Locals will also participate in Song Nam Phra, a ritual that involves cleaning the body of a Buddha statue with scented water (Nam Ob Thai). Besides paying homage to the Buddha statue, this practice is one of the ways locals offer blessings and invite good fortune into their lives during the Thai New Year.

Image credit: Tourism Authority of Thailand

Meanwhile, the second day of Songkran Water Festival is known among the Thai people as Wan Nao. Locals will usually prepare food and various offerings for monks and temples; some will even craft miniature sand stupas on the grounds of their neighbourhood temple. Most families will gather to celebrate together, with younger members washing their parents’ hands and feet with fragrant water — a ritual known as Rod Nam Dam Hua.

And on the third day? Besides participating in massive water fights, locals will usually visit temples to offer food and clothing. 

Tips for first-timers

Image credit: Tourism Authority of Thailand
  • Dress to get wet. Make sure you’re in lightweight clothing, preferably ones that dry easily. In fact, we recommend wearing a swimsuit under your clothes — it’s just a safer bet to ensure you’re properly covered up at all times!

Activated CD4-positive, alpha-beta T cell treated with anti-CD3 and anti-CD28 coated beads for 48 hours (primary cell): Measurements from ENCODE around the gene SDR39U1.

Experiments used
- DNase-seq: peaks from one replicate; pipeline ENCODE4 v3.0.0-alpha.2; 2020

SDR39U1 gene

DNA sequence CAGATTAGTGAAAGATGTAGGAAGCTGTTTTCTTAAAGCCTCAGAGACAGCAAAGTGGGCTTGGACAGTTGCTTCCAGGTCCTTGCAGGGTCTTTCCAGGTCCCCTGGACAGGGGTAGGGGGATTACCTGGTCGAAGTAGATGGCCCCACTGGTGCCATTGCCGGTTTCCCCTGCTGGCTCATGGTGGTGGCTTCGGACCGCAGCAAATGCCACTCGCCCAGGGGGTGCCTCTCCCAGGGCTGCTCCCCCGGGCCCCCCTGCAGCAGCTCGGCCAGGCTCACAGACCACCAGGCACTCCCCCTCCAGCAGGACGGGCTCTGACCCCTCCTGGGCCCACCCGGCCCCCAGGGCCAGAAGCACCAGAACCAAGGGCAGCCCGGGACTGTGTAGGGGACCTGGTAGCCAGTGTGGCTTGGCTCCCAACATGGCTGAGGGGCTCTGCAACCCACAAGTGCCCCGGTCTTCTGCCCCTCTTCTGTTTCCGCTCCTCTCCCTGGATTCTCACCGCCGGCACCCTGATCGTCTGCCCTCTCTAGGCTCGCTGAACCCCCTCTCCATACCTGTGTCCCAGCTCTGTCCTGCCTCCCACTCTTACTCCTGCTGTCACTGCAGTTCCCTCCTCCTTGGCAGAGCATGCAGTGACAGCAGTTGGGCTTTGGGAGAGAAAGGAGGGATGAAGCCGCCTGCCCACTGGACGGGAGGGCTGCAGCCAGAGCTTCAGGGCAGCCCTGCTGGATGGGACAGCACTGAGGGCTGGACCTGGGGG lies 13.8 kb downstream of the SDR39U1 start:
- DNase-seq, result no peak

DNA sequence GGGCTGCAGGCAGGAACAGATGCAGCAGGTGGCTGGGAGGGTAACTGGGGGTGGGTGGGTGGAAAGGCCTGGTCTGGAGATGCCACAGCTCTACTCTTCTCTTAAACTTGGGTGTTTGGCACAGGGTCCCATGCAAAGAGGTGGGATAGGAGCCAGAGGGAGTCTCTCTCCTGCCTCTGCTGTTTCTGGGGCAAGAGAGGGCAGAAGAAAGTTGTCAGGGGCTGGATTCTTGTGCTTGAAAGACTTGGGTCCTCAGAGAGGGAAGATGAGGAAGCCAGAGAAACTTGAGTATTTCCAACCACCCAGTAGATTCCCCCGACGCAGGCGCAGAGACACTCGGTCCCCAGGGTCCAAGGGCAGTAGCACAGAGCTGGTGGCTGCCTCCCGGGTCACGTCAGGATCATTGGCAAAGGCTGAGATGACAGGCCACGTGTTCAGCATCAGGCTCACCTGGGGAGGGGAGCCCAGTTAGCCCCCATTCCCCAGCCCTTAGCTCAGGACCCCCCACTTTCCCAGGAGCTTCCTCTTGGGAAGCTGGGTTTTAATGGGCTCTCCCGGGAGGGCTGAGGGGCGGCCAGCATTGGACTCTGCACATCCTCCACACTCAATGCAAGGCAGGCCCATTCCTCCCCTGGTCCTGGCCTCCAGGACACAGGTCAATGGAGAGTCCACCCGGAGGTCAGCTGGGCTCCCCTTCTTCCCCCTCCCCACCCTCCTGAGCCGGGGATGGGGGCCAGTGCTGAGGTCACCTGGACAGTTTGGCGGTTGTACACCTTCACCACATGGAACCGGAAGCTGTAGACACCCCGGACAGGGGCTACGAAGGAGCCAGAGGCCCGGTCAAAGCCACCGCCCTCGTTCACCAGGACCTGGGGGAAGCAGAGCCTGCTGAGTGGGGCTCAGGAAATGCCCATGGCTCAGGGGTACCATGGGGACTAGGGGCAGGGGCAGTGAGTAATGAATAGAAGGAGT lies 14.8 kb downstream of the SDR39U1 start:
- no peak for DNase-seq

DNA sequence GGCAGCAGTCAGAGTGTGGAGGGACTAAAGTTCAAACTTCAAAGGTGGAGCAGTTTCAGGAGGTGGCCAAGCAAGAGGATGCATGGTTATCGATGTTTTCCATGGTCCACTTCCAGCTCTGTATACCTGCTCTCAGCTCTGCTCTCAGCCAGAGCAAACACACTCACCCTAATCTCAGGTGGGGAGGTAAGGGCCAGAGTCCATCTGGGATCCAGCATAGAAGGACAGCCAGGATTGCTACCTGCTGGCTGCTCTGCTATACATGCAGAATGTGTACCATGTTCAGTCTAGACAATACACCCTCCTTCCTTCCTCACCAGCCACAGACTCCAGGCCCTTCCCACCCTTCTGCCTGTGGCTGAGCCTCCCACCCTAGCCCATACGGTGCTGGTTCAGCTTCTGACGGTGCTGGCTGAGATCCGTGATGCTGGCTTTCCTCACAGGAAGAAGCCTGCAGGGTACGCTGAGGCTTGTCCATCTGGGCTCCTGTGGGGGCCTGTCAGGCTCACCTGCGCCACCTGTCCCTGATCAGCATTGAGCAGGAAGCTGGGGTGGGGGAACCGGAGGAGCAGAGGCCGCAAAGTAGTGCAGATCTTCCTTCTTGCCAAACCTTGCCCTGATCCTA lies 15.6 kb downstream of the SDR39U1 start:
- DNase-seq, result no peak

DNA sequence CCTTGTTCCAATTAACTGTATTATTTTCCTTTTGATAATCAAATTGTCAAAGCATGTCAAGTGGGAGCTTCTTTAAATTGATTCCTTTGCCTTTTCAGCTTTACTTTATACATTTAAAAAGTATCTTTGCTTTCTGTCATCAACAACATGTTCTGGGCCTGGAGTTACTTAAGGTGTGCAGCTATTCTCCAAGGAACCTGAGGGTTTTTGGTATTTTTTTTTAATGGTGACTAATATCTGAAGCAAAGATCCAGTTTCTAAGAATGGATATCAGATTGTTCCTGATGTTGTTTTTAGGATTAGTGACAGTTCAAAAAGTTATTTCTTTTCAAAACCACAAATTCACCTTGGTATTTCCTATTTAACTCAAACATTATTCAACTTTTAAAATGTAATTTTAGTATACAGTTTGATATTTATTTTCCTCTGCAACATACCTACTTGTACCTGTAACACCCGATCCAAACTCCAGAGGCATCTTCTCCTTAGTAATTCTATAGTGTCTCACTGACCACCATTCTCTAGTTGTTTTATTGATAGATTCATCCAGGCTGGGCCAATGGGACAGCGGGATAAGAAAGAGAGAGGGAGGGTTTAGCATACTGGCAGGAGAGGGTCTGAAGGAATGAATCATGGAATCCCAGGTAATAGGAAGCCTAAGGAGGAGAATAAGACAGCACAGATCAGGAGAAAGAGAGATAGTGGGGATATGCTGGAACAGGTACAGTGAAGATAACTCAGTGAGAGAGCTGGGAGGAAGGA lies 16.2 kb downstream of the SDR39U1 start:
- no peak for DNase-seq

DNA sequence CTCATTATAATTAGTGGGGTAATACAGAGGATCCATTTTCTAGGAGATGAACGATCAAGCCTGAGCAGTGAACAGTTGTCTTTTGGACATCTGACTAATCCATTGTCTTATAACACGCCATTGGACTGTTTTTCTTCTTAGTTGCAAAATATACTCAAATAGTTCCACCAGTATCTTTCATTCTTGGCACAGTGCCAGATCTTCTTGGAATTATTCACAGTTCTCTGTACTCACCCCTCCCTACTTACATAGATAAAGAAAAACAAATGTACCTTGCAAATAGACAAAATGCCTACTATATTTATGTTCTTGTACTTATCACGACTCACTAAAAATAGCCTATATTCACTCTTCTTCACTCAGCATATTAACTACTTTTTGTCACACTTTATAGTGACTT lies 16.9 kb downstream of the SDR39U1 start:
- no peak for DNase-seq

• Put your things inside waterproof bags. Otherwise, condolences to your working gadgets and cash. 
  • Never douse monks, elderly people, or very young children. 
  • Do not throw ice-cold water. We want to have fun, not make fellow revellers angry.
  • Expect heavy traffic. If you can, book a hotel or Airbnb near or within walking distance of the main Songkan celebration you’re planning to attend. 
  • Motorcycles may be a dangerous ride on slippery roads. Opt for tuk-tuks and other more stable modes of transportation.
  • Research the splash zones ahead of time. Some areas prohibit water fights — as strange as it may seem in these water-soaked cities. 
  • Wish Thai people a happy new year in their native tongue: “Sawadee Bee Mai!”
  • Enjoy and maintain a good attitude — even water attacks are all in good fun.

And there you have it: an extensive guide on what to expect from the Songkran Festival in Thailand, whether you’re just here for the water-soaked mayhem or eager to participate in local age-old rituals. The joyful, water-filled extravaganza is the country’s biggest festival — are you ready to join in the revelry?

For more information on the Songkran Festival, visit Tourism Authority of Thailand – The Philippines Branch Office Facebook page.

Brought to you by Tourism Authority of Thailand – Philippines.